Ezra Klein reports:
The White House wants a deal. Administration officials want one because they think passing more stimulus and reducing the deficit is important, and they want one because they think the scheduled austerity would be devastating to the economy. They want one because a budget deal is a necessary precursor to moving onto other priorities like immigration reform, and they want one because a big budget deal is seen as a key element of the president’s legacy.
That’s a lot of reasonable motives, and one really scary one.
Worrying about legacies is a very good way for second-term presidents to get into trouble in general. But without going into that here, I’d say that budget deals are particularly ill-suited to be central in any president’s legacy.
That’s because budget deals simply don’t last very long. Think of the last extended series of deficit fights, which emerged after Ronald Reagan proposed and Congress passed tax cuts in 1981 — and the various efforts, beginning in 1982, to do something about the resulting enormous deficits. After several failures (such as the Gramm-Rudman-Hollings procedure while Reagan was still in office), the deficits were finally dealt with, first by a grand bargain when George H.W. Bush was president and then a partisan plan passed by Democrats when Bill Clinton was in the White House. And yet, those accomplishments of the early 1990s were entirely erased by Republican budget policies during George W. Bush’s presidency.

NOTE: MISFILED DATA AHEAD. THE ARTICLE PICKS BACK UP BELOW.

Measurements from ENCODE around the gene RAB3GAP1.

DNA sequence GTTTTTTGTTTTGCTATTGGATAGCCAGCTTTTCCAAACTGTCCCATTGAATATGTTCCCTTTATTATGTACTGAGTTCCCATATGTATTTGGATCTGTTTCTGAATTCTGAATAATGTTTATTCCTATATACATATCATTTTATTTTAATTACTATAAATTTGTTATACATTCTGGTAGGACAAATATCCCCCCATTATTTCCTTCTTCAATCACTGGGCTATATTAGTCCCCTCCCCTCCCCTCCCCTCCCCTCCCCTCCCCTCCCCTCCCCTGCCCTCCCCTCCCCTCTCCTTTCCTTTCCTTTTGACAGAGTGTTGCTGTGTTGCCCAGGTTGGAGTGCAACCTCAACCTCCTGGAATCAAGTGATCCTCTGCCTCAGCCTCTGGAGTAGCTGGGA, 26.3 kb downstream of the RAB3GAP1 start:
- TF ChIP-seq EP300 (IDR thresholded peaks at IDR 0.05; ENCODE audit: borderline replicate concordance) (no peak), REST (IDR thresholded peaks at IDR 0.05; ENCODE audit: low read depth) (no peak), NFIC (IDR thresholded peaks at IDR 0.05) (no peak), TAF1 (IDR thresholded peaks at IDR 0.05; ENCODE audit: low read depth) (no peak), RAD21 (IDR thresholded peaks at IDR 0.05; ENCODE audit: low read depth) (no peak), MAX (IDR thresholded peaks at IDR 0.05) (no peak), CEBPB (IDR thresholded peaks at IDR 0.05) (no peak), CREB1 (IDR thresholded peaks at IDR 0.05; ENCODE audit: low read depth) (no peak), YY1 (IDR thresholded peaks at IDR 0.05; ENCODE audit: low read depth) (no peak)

I suppose it might comfort George H.W. Bush a little bit to know that budget analysts consider the deal he signed off on to have been quite successful in lowering the deficit. (Or, perhaps, not.) But I suppose if “legacy” is about reputation among historians, Bush might wind up receiving credit for it, and Clinton for his 1993 budget. However, if legacy is about long-lasting policy achievements, then both Bush and Clinton have basically nothing to show for their efforts. The truth inherent in budget politics is that whatever is done today can be undone tomorrow. Set up an entitlement that works and it will likely last. But tax increases and spending cuts can almost always be reversed.
Again, that doesn’t mean that there are no legitimate reasons for Obama to prefer a grand bargain. But presidents worrying about their legacies is always a sign of trouble, and thinking about budget deals in terms of a “legacy” is just plain silly.